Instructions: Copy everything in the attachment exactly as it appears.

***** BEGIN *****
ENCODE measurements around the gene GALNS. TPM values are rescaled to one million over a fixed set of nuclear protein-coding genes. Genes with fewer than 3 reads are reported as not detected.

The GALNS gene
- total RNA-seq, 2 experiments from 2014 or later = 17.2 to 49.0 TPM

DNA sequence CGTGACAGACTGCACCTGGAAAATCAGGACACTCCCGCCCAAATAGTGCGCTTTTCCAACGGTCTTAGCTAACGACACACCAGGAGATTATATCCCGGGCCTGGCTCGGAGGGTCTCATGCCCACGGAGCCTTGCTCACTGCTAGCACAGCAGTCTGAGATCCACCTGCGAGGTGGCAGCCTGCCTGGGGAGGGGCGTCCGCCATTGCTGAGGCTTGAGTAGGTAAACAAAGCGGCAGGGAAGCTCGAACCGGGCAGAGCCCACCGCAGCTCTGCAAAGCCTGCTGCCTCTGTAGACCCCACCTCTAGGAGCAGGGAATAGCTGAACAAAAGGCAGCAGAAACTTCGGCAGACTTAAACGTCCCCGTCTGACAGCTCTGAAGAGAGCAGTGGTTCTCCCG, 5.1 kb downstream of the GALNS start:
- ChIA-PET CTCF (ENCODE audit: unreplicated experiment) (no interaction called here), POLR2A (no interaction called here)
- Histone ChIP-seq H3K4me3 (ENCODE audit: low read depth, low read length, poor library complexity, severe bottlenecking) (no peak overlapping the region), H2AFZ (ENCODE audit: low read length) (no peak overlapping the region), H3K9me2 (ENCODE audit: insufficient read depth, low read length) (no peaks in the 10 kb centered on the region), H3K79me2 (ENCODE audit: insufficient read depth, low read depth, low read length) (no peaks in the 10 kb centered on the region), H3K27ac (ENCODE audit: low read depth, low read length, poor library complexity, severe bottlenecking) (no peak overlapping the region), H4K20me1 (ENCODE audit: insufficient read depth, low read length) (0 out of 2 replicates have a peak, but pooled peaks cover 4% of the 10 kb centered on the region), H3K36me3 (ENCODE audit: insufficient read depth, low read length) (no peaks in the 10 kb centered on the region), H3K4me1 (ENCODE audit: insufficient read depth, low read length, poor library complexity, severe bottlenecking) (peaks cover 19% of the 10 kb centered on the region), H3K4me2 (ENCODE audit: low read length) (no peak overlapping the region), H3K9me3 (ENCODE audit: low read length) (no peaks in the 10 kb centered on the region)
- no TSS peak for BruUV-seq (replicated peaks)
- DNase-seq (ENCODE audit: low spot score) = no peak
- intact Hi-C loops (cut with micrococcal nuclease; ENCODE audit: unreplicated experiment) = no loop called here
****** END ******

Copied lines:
ENCODE measurements around the gene GALNS. TPM values are rescaled to one million over a fixed set of nuclear protein-coding genes. Genes with fewer than 3 reads are reported as not detected.

The GALNS gene
- total RNA-seq, 2 experiments from 2014 or later = 17.2 to 49.0 TPM

DNA sequence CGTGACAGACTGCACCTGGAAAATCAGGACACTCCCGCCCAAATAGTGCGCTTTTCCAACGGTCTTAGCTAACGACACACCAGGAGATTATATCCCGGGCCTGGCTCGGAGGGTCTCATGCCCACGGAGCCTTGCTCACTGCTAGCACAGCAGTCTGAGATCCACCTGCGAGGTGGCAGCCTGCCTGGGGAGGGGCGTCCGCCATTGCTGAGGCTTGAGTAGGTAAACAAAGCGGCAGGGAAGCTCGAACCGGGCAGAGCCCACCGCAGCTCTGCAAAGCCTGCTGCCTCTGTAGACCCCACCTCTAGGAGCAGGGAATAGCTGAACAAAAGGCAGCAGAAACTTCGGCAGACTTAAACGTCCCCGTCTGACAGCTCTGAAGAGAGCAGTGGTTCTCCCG, 5.1 kb downstream of the GALNS start:
- ChIA-PET CTCF (ENCODE audit: unreplicated experiment) (no interaction called here), POLR2A (no interaction called here)
- Histone ChIP-seq H3K4me3 (ENCODE audit: low read depth, low read length, poor library complexity, severe bottlenecking) (no peak overlapping the region), H2AFZ (ENCODE audit: low read length) (no peak overlapping the region), H3K9me2 (ENCODE audit: insufficient read depth, low read length) (no peaks in the 10 kb centered on the region), H3K79me2 (ENCODE audit: insufficient read depth, low read depth, low read length) (no peaks in the 10 kb centered on the region), H3K27ac (ENCODE audit: low read depth, low read length, poor library complexity, severe bottlenecking) (no peak overlapping the region), H4K20me1 (ENCODE audit: insufficient read depth, low read length) (0 out of 2 replicates have a peak, but pooled peaks cover 4% of the 10 kb centered on the region), H3K36me3 (ENCODE audit: insufficient read depth, low read length) (no peaks in the 10 kb centered on the region), H3K4me1 (ENCODE audit: insufficient read depth, low read length, poor library complexity, severe bottlenecking) (peaks cover 19% of the 10 kb centered on the region), H3K4me2 (ENCODE audit: low read length) (no peak overlapping the region), H3K9me3 (ENCODE audit: low read length) (no peaks in the 10 kb centered on the region)
- no TSS peak for BruUV-seq (replicated peaks)
- DNase-seq (ENCODE audit: low spot score) = no peak
- intact Hi-C loops (cut with micrococcal nuclease; ENCODE audit: unreplicated experiment) = no loop called here